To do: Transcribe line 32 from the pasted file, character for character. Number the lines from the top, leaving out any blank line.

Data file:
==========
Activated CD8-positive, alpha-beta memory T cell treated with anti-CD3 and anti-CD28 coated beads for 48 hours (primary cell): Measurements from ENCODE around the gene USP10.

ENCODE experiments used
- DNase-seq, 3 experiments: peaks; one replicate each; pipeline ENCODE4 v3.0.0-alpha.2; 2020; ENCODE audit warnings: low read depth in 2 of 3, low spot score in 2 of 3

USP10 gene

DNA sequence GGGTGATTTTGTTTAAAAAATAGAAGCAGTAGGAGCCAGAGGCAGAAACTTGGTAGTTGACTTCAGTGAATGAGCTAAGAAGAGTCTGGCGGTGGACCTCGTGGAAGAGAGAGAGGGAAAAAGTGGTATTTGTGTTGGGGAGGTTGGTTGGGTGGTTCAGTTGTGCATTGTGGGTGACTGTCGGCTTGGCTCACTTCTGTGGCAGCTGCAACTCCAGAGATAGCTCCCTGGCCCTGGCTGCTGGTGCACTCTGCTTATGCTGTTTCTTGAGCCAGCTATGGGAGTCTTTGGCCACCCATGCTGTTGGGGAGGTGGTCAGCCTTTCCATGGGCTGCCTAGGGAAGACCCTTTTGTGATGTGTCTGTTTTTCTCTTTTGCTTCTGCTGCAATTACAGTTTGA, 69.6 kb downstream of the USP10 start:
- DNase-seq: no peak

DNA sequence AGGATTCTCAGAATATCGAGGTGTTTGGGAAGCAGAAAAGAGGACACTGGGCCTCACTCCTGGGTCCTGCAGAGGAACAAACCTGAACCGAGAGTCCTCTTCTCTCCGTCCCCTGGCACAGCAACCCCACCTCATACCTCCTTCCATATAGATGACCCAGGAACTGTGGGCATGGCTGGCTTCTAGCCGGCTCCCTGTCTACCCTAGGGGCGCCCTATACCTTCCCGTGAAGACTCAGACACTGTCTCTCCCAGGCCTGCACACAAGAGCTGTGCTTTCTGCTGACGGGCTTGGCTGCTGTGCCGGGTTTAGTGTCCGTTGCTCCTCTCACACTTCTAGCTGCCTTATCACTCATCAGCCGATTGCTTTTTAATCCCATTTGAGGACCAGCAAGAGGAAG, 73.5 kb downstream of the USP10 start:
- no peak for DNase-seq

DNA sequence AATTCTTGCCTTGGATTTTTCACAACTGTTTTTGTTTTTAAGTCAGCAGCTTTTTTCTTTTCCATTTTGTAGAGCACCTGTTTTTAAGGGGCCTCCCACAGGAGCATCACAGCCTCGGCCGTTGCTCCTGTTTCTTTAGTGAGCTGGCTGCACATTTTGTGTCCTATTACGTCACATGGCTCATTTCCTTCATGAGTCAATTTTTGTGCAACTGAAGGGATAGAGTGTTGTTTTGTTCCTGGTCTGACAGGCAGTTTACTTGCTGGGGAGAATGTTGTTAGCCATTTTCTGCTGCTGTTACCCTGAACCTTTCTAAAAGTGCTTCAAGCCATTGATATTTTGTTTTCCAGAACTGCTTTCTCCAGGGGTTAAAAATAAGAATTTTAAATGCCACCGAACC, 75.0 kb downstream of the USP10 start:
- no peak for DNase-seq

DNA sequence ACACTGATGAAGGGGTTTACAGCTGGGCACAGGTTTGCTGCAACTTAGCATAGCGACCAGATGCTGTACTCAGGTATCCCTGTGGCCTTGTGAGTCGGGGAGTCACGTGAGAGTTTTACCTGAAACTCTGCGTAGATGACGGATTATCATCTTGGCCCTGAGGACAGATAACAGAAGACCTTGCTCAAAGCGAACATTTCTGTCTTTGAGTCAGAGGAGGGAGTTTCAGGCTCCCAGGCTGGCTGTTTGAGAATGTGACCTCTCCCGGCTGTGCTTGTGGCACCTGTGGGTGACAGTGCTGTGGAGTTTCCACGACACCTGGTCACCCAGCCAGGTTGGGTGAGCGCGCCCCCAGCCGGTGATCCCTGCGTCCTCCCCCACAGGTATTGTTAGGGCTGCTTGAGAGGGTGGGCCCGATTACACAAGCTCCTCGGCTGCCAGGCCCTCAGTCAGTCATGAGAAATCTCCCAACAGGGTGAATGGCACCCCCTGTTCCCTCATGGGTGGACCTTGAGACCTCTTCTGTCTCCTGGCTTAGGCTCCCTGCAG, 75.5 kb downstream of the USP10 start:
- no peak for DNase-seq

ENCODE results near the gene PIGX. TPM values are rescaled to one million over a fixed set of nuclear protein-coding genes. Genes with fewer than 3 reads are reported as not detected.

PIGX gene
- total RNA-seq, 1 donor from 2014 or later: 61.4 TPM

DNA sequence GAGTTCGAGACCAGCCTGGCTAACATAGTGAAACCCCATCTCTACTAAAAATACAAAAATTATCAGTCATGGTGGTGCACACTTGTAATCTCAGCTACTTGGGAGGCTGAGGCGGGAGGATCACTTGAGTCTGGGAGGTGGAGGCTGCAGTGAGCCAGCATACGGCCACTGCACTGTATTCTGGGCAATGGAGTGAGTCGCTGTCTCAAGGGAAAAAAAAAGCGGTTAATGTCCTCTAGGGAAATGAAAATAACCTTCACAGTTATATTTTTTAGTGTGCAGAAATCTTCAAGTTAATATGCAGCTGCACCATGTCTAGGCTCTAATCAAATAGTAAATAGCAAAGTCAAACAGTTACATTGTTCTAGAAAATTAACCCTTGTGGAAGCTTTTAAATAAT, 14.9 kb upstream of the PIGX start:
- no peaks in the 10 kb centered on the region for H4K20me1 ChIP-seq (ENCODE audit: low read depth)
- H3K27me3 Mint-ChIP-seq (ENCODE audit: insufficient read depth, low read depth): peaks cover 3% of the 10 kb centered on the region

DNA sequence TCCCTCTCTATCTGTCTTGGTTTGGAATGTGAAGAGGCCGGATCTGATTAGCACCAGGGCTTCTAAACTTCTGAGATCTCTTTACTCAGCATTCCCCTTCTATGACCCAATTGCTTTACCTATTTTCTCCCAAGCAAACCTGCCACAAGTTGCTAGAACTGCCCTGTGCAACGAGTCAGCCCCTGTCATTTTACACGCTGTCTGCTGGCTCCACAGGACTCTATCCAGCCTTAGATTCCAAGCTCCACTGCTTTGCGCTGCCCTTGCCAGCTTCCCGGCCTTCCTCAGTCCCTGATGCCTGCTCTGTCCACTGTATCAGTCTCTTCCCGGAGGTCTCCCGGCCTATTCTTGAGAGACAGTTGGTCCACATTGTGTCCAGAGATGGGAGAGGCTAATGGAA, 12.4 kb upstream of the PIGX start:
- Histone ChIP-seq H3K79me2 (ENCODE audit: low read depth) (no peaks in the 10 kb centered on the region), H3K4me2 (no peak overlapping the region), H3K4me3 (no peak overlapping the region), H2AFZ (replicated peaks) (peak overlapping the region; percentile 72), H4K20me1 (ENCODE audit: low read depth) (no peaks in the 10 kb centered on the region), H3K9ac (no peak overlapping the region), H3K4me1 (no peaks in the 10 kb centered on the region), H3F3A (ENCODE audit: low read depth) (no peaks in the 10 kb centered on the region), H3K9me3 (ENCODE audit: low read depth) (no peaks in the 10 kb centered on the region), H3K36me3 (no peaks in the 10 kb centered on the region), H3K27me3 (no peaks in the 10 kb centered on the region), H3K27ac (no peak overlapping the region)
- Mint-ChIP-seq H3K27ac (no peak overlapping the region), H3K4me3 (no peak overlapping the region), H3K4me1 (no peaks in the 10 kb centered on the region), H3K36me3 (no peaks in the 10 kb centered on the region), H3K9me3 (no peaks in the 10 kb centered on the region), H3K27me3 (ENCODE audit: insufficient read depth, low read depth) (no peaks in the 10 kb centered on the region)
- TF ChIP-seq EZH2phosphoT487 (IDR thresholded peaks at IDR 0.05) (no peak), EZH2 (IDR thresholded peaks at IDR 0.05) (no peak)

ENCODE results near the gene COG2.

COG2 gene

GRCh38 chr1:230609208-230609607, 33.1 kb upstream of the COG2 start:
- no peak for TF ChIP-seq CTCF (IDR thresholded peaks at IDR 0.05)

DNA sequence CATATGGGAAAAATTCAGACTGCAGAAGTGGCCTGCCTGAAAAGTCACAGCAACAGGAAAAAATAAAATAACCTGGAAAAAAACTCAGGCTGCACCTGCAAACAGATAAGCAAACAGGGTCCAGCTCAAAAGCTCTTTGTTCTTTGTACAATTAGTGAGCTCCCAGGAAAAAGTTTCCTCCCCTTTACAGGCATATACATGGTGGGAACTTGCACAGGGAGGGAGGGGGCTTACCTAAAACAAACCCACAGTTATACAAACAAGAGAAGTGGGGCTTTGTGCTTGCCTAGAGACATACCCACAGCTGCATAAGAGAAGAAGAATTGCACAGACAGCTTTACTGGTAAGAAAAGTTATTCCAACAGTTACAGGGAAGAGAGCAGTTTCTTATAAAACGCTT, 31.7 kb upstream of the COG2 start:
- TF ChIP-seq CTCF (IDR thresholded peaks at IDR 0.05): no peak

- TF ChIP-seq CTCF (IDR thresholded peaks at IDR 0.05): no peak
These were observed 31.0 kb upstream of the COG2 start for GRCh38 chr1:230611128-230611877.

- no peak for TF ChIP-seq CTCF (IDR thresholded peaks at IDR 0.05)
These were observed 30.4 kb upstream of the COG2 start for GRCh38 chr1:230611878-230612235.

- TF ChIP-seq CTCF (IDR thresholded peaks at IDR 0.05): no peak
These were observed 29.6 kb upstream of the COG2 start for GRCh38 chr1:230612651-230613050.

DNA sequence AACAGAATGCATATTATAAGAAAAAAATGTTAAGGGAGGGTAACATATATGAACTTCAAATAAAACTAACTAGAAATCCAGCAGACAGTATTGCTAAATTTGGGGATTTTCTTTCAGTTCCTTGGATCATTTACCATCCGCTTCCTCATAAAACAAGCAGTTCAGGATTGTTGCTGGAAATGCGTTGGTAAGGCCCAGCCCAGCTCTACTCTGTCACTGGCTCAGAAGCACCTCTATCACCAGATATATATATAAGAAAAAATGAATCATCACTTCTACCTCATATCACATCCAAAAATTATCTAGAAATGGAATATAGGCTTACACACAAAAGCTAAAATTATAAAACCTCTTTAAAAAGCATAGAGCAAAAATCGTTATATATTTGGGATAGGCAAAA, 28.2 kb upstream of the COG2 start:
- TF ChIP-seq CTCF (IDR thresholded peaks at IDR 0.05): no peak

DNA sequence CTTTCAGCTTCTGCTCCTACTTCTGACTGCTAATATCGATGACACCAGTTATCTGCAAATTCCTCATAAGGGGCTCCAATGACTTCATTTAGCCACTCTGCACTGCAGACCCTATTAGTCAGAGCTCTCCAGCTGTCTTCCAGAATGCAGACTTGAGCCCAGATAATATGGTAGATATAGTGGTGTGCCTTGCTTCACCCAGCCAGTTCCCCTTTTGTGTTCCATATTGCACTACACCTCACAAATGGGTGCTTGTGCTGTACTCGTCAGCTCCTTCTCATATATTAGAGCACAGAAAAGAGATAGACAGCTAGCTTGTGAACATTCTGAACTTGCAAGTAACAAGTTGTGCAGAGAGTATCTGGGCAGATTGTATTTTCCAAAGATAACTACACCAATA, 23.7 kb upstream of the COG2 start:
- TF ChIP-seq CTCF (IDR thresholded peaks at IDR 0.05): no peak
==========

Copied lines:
These were observed 30.4 kb upstream of the COG2 start for GRCh38 chr1:230611878-230612235.